Lucy Ryan is an ACIS Tour Manager who lives in Barcelona.
The Catalans often speak of their ‘fet diferencial’, their differentiating fact, meaning what distinguishes them from their fellow Spaniards. Being late, however, is something universal to the whole of Spain, even the Catalans, and so it was that the long-awaited announcement on independence was finally delivered at 7pm rather than the scheduled time of 6pm. Standing in the crowd of pro-independence Catalans, waving their ‘Senyera’ and ‘Estelada’ flags by the ‘Arc de Triomf’ in Barcelona, people seemed excited, but also apprehensive.
And Carles Puigdemont, the Catalan President, played the crowd like a pro. He spoke at length about the need to respect the outcome of the referendum, the need to respect the will of the people, but also the need for dialogue with Spain and finally, he declared that he was forging ahead with the declaration of independence. The crowd watching him address the Catalan parliament on the big screen, roared its approval.
However, he was not done. In what can only be described as a Machiavellian maneuver, he continued that whilst asking for a mandate to make Catalonia an independent republic, he also wanted to suspend the declaration of independence for a few weeks in order to open a period of dialogue with the Spanish government. It was as if the crowd universally shook their head. And then almost immediately everyone began to disperse. No anger, merely resignation, sadness, exhaustion and for some, relief.
There were many here who didn’t feel it was the right time to declare independence. Aside from the impracticality of how it could possibly be implemented overnight, there is also the consideration that the vote only represented 43% of the electorate and as such can hardly be said to be reflective of the whole of Catalonia. One friend, a fervent pro-separatist, said she felt sick when she heard Puigdemont say he was signing a mandate for independence. Whilst the red and yellow Catalan flags dominate the media coverage, in reality, Catalan sentiment is reflected in myriad colours. Within each camp, there are factions and splinter groups, each with their own agendas.
Often when I see media reports of what is going on in a city, it’s almost as if it’s happening in a parallel world. There is of course, the temptation to sensationalise. We all do it. We re-tell a story adding a few details to entertain our audience. This is much how I feel about when I see reports on what is going on in Barcelona. On the day of the referendum, for instance, you could have heard a pin drop in the Born neighbourhood where I live. It was a rainy day and therefore there were few people out on the streets. I spent most of the day in the centre, visiting a few polling stations in Barceloneta and all I witnessed was good humour and an upbeat mood.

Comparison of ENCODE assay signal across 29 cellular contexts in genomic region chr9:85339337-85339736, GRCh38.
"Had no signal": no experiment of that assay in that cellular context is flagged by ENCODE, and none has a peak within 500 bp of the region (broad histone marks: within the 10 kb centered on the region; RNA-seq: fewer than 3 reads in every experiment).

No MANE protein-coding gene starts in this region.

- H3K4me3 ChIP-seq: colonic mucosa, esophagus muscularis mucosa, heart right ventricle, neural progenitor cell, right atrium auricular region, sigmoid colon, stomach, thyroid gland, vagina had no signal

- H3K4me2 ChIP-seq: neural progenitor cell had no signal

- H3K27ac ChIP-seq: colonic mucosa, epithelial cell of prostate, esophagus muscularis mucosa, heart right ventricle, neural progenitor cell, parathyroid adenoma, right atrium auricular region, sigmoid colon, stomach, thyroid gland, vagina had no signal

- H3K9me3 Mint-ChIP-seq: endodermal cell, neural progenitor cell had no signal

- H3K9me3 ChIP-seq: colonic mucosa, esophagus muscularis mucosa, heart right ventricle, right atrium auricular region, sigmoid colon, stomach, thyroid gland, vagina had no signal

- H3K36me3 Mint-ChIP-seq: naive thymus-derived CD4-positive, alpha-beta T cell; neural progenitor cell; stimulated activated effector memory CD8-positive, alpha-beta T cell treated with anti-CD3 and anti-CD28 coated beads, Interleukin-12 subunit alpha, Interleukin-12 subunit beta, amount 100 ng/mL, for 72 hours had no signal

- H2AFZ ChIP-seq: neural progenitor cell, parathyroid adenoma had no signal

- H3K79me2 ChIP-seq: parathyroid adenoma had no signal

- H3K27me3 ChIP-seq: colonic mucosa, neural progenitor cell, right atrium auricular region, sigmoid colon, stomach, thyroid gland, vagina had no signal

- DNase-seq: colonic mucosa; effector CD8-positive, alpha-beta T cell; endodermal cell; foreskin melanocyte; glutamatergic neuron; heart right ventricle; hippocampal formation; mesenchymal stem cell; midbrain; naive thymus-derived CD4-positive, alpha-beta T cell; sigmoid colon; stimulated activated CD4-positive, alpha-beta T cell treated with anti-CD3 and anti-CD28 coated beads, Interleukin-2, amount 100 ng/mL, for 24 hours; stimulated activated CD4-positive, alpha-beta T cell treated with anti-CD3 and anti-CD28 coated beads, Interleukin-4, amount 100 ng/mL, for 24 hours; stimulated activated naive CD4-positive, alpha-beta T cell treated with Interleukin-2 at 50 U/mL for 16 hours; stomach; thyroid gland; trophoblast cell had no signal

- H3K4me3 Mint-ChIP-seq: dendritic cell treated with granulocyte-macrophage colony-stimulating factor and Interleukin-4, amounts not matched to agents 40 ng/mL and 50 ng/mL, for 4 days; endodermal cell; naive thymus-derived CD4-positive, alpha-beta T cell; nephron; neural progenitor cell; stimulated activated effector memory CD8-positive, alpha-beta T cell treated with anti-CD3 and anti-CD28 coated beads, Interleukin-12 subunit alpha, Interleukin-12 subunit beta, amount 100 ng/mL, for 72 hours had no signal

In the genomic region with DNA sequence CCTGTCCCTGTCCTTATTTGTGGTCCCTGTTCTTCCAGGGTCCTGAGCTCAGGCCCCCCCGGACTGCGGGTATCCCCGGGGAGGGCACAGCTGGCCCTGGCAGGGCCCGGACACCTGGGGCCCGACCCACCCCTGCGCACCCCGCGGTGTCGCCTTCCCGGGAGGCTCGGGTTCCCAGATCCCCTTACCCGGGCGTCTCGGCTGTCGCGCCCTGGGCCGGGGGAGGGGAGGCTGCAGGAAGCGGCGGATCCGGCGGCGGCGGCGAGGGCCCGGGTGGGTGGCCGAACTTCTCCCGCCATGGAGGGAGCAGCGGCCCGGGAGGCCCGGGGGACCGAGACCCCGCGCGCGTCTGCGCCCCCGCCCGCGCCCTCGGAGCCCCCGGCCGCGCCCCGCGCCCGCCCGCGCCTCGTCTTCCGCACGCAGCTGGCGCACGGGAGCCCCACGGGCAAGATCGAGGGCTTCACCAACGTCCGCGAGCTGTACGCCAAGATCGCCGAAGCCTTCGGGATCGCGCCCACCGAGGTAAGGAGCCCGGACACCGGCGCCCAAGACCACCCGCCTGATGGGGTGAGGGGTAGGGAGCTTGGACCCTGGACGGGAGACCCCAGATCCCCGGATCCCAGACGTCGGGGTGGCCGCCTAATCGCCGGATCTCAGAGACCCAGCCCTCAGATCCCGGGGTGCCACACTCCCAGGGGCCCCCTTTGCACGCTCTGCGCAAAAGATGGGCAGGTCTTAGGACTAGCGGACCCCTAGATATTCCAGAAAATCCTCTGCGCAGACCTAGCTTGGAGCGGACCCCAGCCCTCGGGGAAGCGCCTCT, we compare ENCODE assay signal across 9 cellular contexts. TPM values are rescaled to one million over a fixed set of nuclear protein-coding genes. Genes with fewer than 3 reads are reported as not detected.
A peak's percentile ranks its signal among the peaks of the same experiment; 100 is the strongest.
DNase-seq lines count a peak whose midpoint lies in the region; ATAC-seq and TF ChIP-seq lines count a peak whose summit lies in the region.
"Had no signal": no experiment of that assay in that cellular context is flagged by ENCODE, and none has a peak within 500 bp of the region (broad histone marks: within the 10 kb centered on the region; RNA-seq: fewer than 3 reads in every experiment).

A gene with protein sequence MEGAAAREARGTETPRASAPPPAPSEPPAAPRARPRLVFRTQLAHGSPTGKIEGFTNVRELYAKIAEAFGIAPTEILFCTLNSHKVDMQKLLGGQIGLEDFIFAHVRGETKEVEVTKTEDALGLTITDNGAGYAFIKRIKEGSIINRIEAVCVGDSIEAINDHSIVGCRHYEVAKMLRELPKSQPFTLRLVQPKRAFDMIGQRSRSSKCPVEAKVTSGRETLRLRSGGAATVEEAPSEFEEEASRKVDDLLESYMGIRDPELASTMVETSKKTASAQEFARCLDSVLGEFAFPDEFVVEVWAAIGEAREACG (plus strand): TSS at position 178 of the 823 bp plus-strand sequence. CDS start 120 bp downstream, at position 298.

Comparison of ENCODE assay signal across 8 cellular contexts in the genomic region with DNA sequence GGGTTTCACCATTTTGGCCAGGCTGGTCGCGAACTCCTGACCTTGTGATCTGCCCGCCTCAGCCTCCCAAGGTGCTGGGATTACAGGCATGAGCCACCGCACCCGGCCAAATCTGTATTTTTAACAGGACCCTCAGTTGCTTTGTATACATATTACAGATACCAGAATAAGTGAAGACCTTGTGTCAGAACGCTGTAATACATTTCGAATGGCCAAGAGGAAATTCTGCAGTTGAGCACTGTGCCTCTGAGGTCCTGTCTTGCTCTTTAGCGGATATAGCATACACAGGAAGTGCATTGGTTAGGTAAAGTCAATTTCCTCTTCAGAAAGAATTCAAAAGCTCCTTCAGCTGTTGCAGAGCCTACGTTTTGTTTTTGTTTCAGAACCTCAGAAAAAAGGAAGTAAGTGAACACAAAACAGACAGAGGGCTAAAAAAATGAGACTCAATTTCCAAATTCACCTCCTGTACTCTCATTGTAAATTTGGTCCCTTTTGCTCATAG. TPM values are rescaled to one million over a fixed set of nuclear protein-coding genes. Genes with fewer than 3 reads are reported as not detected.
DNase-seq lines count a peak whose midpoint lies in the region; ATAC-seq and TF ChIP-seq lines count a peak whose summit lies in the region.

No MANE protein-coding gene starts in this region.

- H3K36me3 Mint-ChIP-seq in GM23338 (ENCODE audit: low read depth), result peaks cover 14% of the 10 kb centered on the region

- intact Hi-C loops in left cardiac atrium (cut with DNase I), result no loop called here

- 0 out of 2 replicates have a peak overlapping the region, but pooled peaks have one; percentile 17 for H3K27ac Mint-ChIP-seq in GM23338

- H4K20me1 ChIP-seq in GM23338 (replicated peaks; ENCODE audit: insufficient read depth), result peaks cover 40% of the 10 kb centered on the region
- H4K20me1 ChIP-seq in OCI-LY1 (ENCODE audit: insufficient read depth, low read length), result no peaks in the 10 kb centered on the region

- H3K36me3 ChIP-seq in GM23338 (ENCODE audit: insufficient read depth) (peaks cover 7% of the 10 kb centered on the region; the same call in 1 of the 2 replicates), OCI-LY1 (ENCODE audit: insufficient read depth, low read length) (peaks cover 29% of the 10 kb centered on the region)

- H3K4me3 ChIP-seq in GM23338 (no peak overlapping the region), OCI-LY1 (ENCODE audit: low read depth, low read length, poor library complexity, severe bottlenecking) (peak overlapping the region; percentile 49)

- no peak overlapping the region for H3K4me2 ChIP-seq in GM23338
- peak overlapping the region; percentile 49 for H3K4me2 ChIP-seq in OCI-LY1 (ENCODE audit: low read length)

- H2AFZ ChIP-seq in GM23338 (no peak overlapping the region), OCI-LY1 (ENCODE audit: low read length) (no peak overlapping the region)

Similarly, at the pro-Spain march which took place that afternoon, I saw no violence from the marchers, nor from the pro-separatist passers-by. People believe in the right to march, the right to protest, but they also believe in doing so peacefully. Whilst on the day of the vote, some of Spain’s Civil guard chose to behave in a truly appalling manner, the majority did not.
As I am fond of telling my groups, the news is news because it is something different to the ‘norm’. I have spent years living in France, Italy, and Spain and therefore have become somewhat accustomed to seeing protests; breathing and protesting fight for the order of importance in such countries. Indeed, if the weather were a bit nicer in the UK we might have fewer people writing to newspapers and more out on the streets too. However, as my group noted yesterday, as we walked past the protest, the crowd was made up of every walk of life. It was a reflection of society and behaved the same way that civilised society normally does: peacefully.
At the moment of writing it would seem that Prime Minister Mariano Rajoy has called checkmate on Puigdemont, asking him to clarify if independence has been called so that he may consider whether or not to invoke article 155 which would result in Catalonia losing its right to self-rule as an ‘autonomía’. Many are hoping that the ‘seny’ (common sense) for which Catalans are famous will take over from the ‘la rauxa’ (mad abandonment) for which they are also famous. But even as this all unfolds, Barcelona remains steadfast.
Outside my window, I can hear the children playing in the square below, the cafes are full of people enjoying an extra drink or two, as tomorrow is a day off here and street buskers are providing the soundtrack. Whilst the images may have some convinced that Barcelona has become a hotbed of violence, the Barcelona I live is the same one I have always lived. Every day I go to Santa Caterina market for my fruit and vegetables, I catch up with my lively 86 year old neighbours, one of whom feeds biscuits to a one-legged pigeon who comes to the front door each day. I take groups to marvel at the Sagrada Familia. I go to cafes with friends and enjoy an hour or so at the beach fighting a losing battle to compete with the mahogany tans of the locals.
And throughout this, I talk to friends and discuss the situation, much as I discussed Brexit and the Scottish referendum. This certainly isn’t my first rodeo. And when we have discussed, argued, debated and put the world to rights, we go to our homes, put on the televisions and watch someone else’s version of our city. For the nice thing about Barcelona is that is really is your and my city. It is universally welcoming whether you come for a day or to stay, and whilst you may think you are coming for the former, you would be surprised how many end up doing the latter.
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